Washington State Department of Social and Health Services and the Developmental Disabilities Administration (DDA) has posted immediate rule changes to increase the capacity of families enrolled in the Individual Family Support Program (IFS). The reason behind this change is to “enable families to continue caring for their family members in their own homes and help stabilize families and individuals who are experiencing increased caregiving stress and crisis by providing respite from their caregiving duties.” I wholeheartedly support the idea behind this rule change but also understand that this is an attempt of too little, too late and does not even address the real issue.
DDA states that the families receiving funds at this time are not utilizing their full “awards”. DDA reports that only 55% of the IFS funds were used for respite and that only 8% of the total number of families have used 81-100% of their awards. (see attached for full explanation and percentage of funds utilized) WSR 13-17-062 Rule Change for IFS
It is extremely unfortunate for our families in need that the right question is not being asked and therefore, the solution DDA proposes will not address the problem.
The right question is – When you have families in need and they are awarded funds for services which would help relieve some of their crisis, why are they not using the funds provided?
Asking this question might give some answers to the problem. DDA skipped this important question in determining a solution. DDA has concluded that since these families are not using the funds, they don’t need them and so DDA has decided to reduce the award and give the unused portion to other families in need. On the surface, this is a logical solution, but again, it is not the answer to the question that needed to be asked.
The real problem is that our state has put a limit on the number of caregiving agencies families are allowed to use with these funds. These contracts are only opened up every 3 years so no matter how much money is awarded, we do not have caregivers who the state will allow these families to use these funds for. We do have caregivers available, but since the state has closed their contracts, these families in crisis can not access the use of these qualified caregivers.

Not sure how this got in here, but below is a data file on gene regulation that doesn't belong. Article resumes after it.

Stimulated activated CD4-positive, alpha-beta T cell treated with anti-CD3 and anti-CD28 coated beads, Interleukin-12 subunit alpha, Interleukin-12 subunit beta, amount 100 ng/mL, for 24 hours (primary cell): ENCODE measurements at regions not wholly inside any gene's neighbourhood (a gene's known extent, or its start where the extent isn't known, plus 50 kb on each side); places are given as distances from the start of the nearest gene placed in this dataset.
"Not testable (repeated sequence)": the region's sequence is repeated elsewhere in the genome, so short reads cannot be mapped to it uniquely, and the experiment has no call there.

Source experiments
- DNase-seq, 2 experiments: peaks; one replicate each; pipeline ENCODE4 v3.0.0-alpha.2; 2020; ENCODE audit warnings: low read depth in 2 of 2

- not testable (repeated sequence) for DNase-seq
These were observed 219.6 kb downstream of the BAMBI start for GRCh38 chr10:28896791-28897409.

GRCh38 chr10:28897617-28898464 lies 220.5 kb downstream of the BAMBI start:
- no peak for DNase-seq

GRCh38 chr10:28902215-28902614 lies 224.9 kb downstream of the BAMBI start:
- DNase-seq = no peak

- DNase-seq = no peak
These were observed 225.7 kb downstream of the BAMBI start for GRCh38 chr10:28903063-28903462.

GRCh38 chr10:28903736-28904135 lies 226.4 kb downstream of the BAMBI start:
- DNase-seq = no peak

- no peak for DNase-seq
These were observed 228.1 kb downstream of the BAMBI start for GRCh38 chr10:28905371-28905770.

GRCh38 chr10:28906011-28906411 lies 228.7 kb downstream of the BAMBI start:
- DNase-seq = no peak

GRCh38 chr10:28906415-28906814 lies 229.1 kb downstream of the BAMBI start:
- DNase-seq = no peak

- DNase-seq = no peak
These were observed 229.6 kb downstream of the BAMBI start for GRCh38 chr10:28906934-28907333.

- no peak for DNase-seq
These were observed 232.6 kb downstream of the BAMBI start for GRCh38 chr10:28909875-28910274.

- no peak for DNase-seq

I know this for several reasons – as a family who had been awarded funds for respite and not being able to hire a contracted caregiver I was well aware of the situation in the family. The funds were useless without a caregiver to use them for. In no way did this mean that we did not need a caregiver – it meant that there were no qualified, contracted caregivers available. This not only drove us into deeper crisis.
Now I work for a Home Health Care Agency. We are licensed, bonded, run extensive background checks on our employees and all caregivers are certified nursing assistants who are supervised by a registered nurse. I was excited to work for this locally owned and operated agency for several reasons – one of which was that I could be part of the solution (or so I thought) to the caregiving crisis experienced by our families.
What I found out was that DDA contracts (although supposedly the waivers are participant driven with respect to choice of providers) were not available. We were informed that Roads to Community Living, COPES and the New Freedom waiver had sufficient caregivers to serve their clients. We were denied a contract with the Health Care Authority based on a WAC which pertained to agencies which had their contracts terminated ( given this was our first application this WAC did not even pertain to our agency). We still have not had an answer to our inquiries and are bounced between various people – no one being able to give accurate information.
No wonder our families are in crisis – the Department which is there to help them and navigate them through crisis does does not know their own rules, policies and how to connect a quality care agency to those in need.
So, DDA has a long way to go in trying to solve this problem. Given that they do not even know the questions to ask to investigate what the problem is and make up solutions to non-existent problems, there is little hope for improvement.